• Any past experiences with data gathering and analysis

  • How they propose to measure success for their use of the data and other tools

Project criteria

Any organization applying to join the initiative must have a specific, physical street transformation project in mind, in relation to which the data and tools will be used. The organization must also have a specific advocacy target (audience) in mind, for communicating the results of the data gathering, visualization, or analysis.

Spin will consider any opportunity for a street re-design project at any stage of development, as long as the applicant can articulate clearly their theory of change for seeing that project to fruition, and convey a key role for the use of better data in moving the project along. 

We consider highly viable projects to be:

  • Led and owned by city traffic engineers, street engineers, or planners

  • Focused on street re-design, with safety, livability and/or justice benefits

  • Not yet implemented, but approaching approval or other key decision point, or otherwise within a year of implementation according to published plans or schedules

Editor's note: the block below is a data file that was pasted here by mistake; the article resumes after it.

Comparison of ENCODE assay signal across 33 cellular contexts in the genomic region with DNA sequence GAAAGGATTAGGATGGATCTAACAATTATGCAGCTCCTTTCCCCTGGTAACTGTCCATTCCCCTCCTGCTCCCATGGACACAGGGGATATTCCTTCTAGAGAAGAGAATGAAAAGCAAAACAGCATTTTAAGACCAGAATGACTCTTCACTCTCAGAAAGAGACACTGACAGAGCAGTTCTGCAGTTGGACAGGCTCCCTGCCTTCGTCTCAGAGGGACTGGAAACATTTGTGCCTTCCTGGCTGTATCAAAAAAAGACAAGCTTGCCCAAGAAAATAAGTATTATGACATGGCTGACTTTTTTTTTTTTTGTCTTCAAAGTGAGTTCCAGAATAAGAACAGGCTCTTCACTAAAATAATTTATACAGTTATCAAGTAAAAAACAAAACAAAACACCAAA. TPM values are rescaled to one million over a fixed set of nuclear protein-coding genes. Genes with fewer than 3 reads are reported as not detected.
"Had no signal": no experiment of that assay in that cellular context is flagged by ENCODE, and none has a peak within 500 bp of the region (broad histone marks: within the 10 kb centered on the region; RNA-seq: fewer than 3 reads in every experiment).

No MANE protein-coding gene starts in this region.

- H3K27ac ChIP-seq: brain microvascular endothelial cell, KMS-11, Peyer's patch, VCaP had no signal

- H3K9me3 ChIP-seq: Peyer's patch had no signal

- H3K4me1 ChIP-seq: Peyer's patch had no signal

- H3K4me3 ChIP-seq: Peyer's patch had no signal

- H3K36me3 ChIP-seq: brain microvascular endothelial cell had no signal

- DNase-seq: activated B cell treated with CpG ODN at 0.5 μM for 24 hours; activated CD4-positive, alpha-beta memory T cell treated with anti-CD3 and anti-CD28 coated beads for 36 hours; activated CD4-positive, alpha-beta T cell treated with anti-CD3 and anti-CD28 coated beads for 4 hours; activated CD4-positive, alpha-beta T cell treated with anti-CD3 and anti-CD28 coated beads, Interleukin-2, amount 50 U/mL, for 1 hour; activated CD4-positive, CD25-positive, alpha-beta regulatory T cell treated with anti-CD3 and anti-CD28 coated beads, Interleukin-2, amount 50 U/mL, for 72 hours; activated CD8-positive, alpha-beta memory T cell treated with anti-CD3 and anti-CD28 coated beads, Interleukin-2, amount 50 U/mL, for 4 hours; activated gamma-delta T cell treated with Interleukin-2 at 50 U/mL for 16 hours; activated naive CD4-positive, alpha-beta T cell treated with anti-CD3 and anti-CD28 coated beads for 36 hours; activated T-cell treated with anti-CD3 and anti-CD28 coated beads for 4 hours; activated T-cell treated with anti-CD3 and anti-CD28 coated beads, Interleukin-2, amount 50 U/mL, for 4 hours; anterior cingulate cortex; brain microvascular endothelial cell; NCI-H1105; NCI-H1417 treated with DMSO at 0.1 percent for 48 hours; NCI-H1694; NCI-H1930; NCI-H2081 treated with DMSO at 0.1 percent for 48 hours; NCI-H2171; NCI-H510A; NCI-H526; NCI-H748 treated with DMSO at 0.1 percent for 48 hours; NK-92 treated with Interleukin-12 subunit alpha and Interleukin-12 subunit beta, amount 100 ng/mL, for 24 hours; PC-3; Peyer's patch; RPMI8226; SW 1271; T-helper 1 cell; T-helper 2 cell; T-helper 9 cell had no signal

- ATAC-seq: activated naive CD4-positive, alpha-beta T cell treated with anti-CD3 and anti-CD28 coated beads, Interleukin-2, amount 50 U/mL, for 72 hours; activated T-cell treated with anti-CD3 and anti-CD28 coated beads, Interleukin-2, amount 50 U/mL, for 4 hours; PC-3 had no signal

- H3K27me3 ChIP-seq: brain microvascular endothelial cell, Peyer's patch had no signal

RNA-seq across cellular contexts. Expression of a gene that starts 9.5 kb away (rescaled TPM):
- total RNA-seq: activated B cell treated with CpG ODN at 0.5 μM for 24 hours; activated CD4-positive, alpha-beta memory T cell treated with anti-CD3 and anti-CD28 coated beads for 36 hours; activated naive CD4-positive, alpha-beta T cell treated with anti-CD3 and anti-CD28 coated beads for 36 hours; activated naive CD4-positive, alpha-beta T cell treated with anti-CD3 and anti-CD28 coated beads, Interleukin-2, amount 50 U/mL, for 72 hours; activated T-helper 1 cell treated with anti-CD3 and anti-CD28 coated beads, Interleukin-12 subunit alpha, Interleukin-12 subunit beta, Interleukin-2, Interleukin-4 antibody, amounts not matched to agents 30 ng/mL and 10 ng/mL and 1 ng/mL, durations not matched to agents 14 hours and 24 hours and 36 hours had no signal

• Experiencing engineering, political or community challenge, e.g. objections from traffic engineering; resistance from a political leader; or pushback from local neighbors

  • In their current form, lacking consideration of or basis in analyses of multimodal traffic flows other than cars and trucks

Relevant and typical audiences/targets might include, but need not be limited to:

  • Planners, engineers, and leadership at city departments of transportation.

  • Local, state, or federal politicians.

  • Local residents and community organizations.

  • Owners of local businesses, or leaders at a chamber of commerce.


 

Illustrations by the wonderfully talented Megan Dillon